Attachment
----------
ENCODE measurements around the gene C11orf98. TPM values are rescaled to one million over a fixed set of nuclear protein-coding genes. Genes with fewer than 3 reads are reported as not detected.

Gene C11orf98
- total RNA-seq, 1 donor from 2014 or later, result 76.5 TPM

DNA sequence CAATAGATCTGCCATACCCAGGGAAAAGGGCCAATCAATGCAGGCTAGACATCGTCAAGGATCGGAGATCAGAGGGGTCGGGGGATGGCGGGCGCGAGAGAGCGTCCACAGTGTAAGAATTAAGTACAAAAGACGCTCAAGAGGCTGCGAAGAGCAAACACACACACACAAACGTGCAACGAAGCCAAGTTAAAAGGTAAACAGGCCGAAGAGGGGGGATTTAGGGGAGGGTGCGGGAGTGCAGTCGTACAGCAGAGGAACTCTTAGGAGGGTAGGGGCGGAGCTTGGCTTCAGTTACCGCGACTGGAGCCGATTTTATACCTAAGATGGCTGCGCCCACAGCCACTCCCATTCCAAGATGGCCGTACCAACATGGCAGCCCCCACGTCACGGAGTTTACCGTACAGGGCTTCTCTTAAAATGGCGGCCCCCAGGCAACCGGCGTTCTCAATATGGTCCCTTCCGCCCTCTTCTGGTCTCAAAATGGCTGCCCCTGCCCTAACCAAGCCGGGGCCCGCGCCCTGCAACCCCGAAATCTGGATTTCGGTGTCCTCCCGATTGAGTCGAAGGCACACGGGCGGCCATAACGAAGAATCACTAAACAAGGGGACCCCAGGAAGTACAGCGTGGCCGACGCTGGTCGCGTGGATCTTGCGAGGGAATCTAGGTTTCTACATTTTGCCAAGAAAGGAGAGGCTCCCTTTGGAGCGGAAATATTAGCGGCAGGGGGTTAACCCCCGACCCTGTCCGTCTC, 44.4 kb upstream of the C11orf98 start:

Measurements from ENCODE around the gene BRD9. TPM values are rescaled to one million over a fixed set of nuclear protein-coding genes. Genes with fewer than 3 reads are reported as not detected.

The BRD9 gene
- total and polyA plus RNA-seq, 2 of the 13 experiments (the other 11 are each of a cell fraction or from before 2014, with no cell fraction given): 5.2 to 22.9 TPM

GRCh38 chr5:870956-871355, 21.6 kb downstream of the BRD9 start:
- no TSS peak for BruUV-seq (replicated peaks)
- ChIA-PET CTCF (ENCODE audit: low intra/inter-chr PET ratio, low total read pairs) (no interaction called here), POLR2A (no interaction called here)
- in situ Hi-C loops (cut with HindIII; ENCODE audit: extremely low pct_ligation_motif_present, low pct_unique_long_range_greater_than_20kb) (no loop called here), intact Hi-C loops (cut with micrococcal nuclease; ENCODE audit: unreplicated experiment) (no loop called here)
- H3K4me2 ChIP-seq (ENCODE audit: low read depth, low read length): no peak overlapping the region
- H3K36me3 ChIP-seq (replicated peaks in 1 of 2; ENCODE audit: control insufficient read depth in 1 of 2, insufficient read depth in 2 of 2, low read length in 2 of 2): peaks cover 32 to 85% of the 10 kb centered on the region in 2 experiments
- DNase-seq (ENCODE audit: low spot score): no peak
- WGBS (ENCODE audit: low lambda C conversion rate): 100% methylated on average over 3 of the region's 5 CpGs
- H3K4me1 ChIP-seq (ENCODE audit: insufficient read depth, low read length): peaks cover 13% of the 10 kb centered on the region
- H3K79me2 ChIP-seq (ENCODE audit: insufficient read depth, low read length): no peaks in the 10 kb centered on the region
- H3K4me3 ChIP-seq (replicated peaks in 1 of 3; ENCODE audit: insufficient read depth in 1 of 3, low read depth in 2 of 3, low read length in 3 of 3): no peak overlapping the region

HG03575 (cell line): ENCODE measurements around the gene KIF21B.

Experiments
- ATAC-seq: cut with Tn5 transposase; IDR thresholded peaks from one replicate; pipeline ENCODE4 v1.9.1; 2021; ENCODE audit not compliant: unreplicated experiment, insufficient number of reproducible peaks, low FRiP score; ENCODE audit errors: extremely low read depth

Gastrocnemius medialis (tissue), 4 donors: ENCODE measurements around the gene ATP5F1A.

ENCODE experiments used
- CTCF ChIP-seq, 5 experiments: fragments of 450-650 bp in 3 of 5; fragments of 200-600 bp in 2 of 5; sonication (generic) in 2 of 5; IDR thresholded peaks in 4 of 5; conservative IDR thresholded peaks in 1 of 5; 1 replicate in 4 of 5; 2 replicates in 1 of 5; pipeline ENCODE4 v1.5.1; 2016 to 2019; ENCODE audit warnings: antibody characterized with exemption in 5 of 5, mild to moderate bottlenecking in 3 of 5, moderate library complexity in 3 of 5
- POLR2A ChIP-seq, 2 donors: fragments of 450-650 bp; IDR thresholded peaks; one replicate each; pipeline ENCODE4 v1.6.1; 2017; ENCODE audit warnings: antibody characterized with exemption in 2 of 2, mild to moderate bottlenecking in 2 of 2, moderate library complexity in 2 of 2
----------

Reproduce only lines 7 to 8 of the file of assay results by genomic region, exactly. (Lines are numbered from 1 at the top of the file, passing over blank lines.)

- total and polyA plus RNA-seq, 2 of the 13 experiments (the other 11 are each of a cell fraction or from before 2014, with no cell fraction given): 5.2 to 22.9 TPM

GRCh38 chr5:870956-871355, 21.6 kb downstream of the BRD9 start: